Which MBA Degree Concentration Has Biggest Payoff?

The infographic below highlights four common MBA degree concentrations (finance, marketing, technology management, and human resources), and compares their job satisfaction, starting pay, mid-career pay, and lifetime earnings, as well as job stress. Each of these career results is important to consider when looking at MBA degree programs.


Many individuals pursue an MBA degree in order to increase their current salary and their income over the course of their career. An MBA degree in finance is often popular due to the highest estimated payoff. New graduates with less than 5 years of work experience will find only a difference of $17,000 between these four degree concentrations, with a starting median salary of about $45,700 for human resources and $62,100 for finance. But the payoff is quite large over time, with a difference of $1.1 million in lifetime earnings between the two. Here’s the breakdown for each concentration:

  • An MBA degree in finance is estimated to provide lifetime earnings of $3,210,000
  • An MBA degree in marketing is estimated to provide lifetime earnings of $3,060,000
  • An MBA degree in technology management is estimated to provide lifetime earnings of $2,680,000
  • An MBA degree in human resources is estimated to provide lifetime earnings of $2,060,000

Job Satisfaction

But success is not only measured by salary. Happiness is often difficult to measure, but also should be considered. Technology management graduates seemed to squeak ahead with 76% reporting the highest levels of job satisfaction, and 42% of reporting the lowest levels of stress on the job.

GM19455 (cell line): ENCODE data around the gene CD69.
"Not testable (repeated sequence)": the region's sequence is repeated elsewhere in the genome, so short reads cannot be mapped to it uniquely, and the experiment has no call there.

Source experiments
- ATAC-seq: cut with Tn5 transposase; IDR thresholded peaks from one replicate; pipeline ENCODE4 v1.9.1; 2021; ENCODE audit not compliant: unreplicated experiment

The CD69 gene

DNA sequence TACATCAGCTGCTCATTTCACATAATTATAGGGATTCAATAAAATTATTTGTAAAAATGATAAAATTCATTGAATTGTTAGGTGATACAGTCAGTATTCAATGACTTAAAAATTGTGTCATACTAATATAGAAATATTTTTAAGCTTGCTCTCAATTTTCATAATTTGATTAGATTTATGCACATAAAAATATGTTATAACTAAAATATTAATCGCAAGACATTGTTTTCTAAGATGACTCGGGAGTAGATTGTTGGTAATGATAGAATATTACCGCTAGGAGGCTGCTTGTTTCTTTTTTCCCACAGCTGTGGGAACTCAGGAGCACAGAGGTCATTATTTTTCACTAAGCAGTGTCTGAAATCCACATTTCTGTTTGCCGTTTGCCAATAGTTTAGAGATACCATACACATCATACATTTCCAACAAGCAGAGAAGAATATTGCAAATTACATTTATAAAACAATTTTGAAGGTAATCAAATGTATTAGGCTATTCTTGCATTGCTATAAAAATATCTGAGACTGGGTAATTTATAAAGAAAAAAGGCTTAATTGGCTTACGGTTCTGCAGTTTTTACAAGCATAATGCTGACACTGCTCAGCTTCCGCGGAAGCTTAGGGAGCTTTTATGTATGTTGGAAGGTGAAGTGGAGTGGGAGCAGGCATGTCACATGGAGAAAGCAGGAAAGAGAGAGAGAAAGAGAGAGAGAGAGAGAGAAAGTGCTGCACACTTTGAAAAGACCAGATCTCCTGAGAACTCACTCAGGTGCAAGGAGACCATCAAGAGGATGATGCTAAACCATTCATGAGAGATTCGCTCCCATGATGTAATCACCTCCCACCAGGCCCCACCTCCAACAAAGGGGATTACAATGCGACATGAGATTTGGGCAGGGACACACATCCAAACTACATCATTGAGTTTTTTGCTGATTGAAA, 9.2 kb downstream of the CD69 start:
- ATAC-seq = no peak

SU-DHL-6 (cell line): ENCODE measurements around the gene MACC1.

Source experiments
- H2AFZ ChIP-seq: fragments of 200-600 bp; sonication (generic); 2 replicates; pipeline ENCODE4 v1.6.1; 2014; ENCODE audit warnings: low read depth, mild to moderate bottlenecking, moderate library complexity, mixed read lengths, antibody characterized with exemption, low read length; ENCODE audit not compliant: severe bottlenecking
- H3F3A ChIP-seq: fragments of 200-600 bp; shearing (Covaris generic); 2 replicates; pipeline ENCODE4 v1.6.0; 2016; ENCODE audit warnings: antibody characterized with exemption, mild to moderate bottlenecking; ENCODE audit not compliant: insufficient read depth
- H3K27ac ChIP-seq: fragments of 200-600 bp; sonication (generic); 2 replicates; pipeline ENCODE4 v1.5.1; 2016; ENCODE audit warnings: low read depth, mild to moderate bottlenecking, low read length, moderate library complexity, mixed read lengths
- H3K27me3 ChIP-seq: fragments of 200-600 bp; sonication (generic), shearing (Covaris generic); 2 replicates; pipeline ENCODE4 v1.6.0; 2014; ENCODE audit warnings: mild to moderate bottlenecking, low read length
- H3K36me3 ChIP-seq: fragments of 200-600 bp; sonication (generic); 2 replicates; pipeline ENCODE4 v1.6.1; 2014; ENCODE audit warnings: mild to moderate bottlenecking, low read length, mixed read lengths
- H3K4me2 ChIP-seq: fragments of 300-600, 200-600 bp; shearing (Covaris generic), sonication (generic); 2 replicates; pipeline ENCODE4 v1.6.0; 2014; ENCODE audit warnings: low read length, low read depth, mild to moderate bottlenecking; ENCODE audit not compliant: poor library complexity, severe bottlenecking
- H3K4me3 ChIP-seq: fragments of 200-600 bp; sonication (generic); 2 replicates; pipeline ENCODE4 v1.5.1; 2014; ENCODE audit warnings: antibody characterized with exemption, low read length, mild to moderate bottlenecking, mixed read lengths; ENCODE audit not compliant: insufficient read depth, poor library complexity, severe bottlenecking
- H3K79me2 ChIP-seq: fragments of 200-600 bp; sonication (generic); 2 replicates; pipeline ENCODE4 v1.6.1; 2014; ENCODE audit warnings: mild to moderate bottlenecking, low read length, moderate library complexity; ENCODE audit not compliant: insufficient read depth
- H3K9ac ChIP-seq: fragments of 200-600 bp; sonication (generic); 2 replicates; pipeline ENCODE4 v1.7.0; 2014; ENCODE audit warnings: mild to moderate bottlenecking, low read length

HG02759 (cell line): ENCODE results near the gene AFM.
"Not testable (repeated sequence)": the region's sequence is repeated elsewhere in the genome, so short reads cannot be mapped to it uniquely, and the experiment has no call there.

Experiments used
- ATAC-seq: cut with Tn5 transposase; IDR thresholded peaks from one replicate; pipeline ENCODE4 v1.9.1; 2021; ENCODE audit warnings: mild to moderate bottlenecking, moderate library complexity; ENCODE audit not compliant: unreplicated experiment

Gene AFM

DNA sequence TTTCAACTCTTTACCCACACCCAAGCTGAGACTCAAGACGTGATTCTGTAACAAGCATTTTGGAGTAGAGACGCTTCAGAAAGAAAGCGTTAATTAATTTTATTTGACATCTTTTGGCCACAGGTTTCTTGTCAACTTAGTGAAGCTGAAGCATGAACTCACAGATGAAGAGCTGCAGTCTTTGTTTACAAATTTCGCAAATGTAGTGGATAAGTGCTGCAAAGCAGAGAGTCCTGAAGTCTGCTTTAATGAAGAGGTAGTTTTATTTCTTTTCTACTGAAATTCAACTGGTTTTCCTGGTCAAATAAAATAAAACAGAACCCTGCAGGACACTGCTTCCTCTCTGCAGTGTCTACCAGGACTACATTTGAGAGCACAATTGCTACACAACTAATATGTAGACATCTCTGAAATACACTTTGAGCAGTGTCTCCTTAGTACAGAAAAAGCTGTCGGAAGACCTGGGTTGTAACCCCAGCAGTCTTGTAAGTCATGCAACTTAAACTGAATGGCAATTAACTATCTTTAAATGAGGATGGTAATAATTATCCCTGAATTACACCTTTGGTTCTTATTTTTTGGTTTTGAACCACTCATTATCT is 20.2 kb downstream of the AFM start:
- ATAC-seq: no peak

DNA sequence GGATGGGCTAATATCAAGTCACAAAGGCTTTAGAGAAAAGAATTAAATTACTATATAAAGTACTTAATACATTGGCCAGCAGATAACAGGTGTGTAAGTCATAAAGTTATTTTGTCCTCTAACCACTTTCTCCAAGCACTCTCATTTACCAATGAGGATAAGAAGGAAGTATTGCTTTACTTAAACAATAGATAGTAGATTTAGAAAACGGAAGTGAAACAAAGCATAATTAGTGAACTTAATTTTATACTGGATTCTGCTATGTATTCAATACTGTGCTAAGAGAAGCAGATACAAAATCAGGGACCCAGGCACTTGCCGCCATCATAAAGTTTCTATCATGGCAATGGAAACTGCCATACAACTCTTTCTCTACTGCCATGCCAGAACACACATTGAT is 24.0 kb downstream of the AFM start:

At George Mason’s School of Business, the Mason MBA provides students with the opportunity to take fifteen elective course credits after completing their core curriculum. There are many areas of emphasis to choose from, including accounting, entrepreneurship, financial management, information systems management, international business, leadership, marketing, project management, and real estate. Learn more about the Mason MBA degree.

MBA Degree Paths and Their Payoff




Trackback from your site.

Paige Wolf

As director of graduate programs at George Mason's School of Business, my vision is to have a vibrant, collegial community of active learners who develop enduring professional relationships with faculty, staff, and fellow students while pursuing their degrees. Prior to this position, I spent 11 years with the School of Business as an associate professor of management teaching both MBA and undergraduate courses in organizational behavior and human resource management. I have more than 16 years of experience as an internal and external consultant on strategic human resource initiatives including team building, organizational development, competency modelling, performance management, employee selection systems, career planning, employee training and development, leadership assessment, and human resource audits.

Leave a comment